India maps out post-Covid export plan to take on China


NEW DELHI: India has begun work on a continuity plan to kick-start exports once the country emerges from the shadows of the Covid-19 pandemic. The plan includes cutting down import dependence, especially from China, by focussing aggressively on substitution while improving safety compliance and quality goods to gain global market share. The commerce and industry ministry is mulling setting up groups to draw up strategies for sectors where China has vacated space and countries are looking to diversify suppliers.

As per an analysis done by the commerce department, medical textiles, electronics, plastics and toys are some sectors whose exports can be promoted in the next three months or phase one while phase two exports include gems and jewellery, pharmaceuticals and steel, in the next six months.

Commerce and industry ministry Piyush Goyal is likely to discuss these plans with the external affairs minister and Indian missions abroad on Thursday.



“There are geographical issues of some countries because they don’t want to put all their eggs in one basket, which is China. We are looking at sectors where we can improve capacity and reduce costs especially where dumping is happening,” said one official.

As part of the strategy, India will look at areas where it has capability but continues to import and focus on the areas of core competence. Goyal on Wednesday told exporters that with shortage of food items in several countries due to supply chain disruptions, it is a good opportunity for export of agricultural and processed food items. He told exporters that incentives can be given, but they have to be “justified, reasonable, and WTO compliant”.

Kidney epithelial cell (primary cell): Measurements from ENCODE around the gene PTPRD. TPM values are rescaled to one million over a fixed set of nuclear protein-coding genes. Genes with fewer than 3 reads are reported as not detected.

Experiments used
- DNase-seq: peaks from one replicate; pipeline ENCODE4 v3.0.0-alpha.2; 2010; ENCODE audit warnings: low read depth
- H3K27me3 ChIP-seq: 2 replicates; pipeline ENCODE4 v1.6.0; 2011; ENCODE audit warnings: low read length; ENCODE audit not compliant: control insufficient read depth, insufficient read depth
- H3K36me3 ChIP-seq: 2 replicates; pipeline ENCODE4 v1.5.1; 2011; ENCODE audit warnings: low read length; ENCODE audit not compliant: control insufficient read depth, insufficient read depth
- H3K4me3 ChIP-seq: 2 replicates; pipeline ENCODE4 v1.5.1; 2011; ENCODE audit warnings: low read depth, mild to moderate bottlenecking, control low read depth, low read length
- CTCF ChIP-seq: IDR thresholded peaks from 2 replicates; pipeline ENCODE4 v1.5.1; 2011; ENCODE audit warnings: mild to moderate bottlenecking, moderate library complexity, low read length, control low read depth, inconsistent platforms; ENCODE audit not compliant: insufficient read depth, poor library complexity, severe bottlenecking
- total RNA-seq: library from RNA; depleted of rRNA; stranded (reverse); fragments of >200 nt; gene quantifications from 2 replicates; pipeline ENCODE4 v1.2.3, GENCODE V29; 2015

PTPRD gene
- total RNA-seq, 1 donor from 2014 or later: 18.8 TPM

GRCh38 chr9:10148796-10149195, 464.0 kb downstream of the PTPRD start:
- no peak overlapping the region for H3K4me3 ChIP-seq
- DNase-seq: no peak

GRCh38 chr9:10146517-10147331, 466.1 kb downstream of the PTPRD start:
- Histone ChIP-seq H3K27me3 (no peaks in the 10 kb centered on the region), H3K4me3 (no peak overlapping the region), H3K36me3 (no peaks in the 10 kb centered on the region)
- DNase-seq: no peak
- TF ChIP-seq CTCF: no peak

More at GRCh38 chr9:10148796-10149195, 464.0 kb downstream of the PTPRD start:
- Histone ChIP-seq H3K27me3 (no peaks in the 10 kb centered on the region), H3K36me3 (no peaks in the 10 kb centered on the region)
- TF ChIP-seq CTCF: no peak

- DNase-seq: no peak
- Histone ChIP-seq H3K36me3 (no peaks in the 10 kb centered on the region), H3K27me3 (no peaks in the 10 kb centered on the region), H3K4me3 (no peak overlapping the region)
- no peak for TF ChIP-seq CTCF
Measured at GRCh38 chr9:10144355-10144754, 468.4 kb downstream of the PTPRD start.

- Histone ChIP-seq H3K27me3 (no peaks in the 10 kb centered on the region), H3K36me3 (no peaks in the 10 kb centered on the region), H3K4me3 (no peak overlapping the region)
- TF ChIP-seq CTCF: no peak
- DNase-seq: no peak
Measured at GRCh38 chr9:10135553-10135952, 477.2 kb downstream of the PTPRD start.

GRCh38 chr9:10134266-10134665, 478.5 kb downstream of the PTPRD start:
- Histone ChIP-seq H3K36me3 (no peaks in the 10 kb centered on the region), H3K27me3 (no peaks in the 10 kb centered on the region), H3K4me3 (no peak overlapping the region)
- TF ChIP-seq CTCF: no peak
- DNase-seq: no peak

“Covid-19 will emerge as a non-tariff barrier as countries would insist on various certifications. We need to maintain those SOPs and provide digital certificates,” said Ajay Sahai, director general, Federation of Indian Export Organisations.

Goods exports shrank 35% in March, the biggest contraction in almost a decade while full-year shipments declined in 2019-20 for the first time after 2015-16, at 4.8% to $314.31 billion in FY20 from $330.08 in FY19.

The ministry has suggested forming groups of thinkers to brainstorm on what should be done after the pandemic for world dominance with a a humanitarian approach.

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